The Sufficiency of Copyright Protection in the Video Electronic Entertainment Industry: Comparing the United States with the European Union
Nelson, Gary J., Law and Policy in International Business
The video game industry has launched its "new generation" of video game entertainment. With a twelve billion dollar worldwide market(1) and claims of video games penetrating seventy percent of households with children under fifteen,(2) the industry hopes to gain easy access to this established market. Industry leaders have introduced new gaming consoles that could transform all pre-existing video game entertainment into something seemingly prehistoric.(3) The video game manufacturers will introduce state-of-the-art hardware and software in an attempt to recapture the phenomenal forty percent annual growth rate they have recently experienced.(4) For the television viewer, there is no escaping the corresponding media advertising blitz.(5) Moreover, for the television viewer with children in the household, the temptation to invest in these "next generation" video game systems may be overwhelming.(6)
Video game producers are embroiled in a fierce competitive battle for the dollars of those consumers who choose to enter the market. When video game producers create a new product or game, the greatest economic protection they receive is through the copyright laws, which prevent others from unfairly using their creation for their own personal profit. This Note will discuss the conflicting goals of copyright policy and how they are manifested in the video game industry. The Note will then focus on the potential differences in video game copyright protection in the United States and the European Union and will highlight the significant and abrupt changes that took place in 1992.
This Note will conclude that in the video game industry, which is dominated by a few large firms,(7) the pro-competition policy adopted by the federal circuit courts and the E.C. Directive regarding copyright protection of video games may be the best way to balance the conflicting goals inherent in the copyright laws. Moreover, the existing copyright laws will maintain a higher level of competition in the video game software design industry in both the United States and the European Union compared to a more aggressive enforcement scheme.
II. Copyright's INTERNAL CONFLICT
Copyright theory is confusing because it simultaneously embodies inconsistent goals. One of the underlying tenets of copyright protection is "to promote the Progress of Science and Useful Arts."(8) Copyright laws give to the copyright owner a monopoly that allows the owner of the copyright exclusively to exploit the created work.(9) It is often argued that the most efficient way to encourage individual effort in generating new works is through the potential of personal gain.(10) The monopoly given to the individual author by the copyright laws rewards the creator in order to benefit the public.(11) However, this monopoly can often directly interfere with the progress of science and the useful arts because it may limit the basis or inspiration for an author's new creation. If copyright protection is too broad, it may force each author to "reinvent the wheel" with each new creation by requiring him or her to ignore previously created and similar works.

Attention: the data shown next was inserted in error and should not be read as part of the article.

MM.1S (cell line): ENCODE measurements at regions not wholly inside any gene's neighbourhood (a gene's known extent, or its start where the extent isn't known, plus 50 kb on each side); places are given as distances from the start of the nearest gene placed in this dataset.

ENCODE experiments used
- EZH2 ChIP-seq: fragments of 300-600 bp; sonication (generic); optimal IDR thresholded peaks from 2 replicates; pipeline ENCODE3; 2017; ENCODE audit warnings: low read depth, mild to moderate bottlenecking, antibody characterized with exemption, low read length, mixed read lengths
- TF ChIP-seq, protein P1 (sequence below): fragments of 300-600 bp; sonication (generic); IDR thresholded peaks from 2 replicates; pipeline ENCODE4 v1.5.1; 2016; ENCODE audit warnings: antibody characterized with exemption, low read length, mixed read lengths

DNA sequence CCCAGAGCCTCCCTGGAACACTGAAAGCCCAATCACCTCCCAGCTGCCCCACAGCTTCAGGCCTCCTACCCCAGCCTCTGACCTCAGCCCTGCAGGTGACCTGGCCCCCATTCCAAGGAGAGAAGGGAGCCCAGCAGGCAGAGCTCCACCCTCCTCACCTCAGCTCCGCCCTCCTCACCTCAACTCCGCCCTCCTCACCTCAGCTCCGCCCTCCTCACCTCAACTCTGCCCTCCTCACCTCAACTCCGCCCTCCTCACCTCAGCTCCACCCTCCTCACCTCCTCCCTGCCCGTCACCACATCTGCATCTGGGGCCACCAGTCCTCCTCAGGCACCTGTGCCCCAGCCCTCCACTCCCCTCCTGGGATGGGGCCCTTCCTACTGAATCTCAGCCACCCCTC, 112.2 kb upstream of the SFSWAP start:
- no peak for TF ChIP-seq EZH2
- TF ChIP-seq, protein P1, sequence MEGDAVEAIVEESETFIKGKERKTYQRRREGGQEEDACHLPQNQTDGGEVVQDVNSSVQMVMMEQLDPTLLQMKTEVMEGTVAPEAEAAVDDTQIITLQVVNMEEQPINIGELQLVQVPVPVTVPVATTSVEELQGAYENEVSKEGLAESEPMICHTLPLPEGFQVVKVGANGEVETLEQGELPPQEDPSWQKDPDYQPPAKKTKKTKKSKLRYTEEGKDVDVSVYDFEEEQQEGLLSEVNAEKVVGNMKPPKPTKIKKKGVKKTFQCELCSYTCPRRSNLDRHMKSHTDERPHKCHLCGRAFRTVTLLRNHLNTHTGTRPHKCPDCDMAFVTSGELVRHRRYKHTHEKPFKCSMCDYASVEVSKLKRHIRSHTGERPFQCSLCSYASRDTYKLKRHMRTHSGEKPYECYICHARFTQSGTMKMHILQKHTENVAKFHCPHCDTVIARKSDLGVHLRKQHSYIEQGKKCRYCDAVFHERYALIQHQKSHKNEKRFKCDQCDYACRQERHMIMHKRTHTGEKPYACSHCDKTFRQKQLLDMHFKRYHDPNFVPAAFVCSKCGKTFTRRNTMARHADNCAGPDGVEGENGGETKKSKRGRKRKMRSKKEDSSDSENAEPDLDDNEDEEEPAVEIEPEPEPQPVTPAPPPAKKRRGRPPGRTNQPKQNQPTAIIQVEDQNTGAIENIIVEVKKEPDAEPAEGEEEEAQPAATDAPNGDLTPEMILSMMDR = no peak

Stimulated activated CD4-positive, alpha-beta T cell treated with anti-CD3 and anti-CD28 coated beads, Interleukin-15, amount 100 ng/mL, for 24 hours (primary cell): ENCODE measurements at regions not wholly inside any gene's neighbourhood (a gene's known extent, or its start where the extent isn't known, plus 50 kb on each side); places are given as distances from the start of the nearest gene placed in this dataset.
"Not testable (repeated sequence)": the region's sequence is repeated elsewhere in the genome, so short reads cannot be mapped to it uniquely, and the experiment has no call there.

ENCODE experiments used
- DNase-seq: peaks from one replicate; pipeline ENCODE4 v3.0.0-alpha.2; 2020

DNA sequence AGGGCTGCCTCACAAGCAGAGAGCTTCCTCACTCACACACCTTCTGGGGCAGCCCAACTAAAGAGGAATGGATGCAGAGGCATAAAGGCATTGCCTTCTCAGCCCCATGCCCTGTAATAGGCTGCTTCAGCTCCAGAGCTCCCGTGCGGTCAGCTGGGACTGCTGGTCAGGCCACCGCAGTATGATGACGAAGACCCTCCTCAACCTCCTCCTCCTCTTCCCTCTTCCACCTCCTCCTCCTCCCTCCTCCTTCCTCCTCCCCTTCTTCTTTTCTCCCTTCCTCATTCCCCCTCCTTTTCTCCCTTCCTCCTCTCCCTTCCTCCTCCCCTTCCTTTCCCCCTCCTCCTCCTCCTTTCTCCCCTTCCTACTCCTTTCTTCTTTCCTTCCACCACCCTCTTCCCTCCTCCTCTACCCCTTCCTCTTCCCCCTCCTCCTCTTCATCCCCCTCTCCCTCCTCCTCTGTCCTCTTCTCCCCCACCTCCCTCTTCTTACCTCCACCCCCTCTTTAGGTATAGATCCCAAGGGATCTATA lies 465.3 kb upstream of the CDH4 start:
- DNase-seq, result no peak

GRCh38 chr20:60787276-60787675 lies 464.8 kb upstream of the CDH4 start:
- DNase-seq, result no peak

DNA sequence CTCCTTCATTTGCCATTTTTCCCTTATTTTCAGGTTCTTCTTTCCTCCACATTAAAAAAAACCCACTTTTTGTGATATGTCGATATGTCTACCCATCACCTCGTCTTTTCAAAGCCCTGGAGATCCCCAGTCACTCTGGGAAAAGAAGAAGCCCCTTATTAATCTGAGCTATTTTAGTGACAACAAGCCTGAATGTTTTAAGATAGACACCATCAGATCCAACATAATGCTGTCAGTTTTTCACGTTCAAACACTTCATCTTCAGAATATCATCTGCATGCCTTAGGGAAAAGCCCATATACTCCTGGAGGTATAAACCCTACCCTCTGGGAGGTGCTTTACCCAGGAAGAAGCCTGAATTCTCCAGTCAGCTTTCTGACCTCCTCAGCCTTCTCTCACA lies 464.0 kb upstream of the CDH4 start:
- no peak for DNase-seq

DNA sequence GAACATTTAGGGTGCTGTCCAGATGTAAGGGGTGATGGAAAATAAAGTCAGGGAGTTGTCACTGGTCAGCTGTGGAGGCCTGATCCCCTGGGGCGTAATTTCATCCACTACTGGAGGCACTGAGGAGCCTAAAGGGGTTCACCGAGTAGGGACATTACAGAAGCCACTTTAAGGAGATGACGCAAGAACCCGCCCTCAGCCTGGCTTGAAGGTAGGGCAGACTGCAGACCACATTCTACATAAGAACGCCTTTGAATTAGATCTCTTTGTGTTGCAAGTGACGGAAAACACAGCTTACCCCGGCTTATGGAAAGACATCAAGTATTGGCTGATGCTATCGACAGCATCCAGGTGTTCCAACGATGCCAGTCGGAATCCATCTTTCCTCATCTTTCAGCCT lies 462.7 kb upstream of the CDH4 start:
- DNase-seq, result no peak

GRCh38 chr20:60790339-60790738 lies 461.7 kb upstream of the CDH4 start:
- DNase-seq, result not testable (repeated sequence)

These fundamental concepts of rewarding new creations with exploitable mini-monopolies and attempting to stimulate new creations by allowing access to or use of previous works are often incompatible with each other. This conflict is readily apparent in the video game industry. To encourage new software development, authors of video games are rewarded with an exclusive right to reproduce and distribute copies of their video game computer programs.(12) The primary incentive to create is provided by protection against the pirating of an author's creation.(13)
Copyright's other goal of providing access to and use of existing works manifests itself in the video game business as weak copyright protection against direct competitors. There are other ways to exploit an author's copyrighted video game computer program than through a pirate's mass reproduction and distribution scheme. …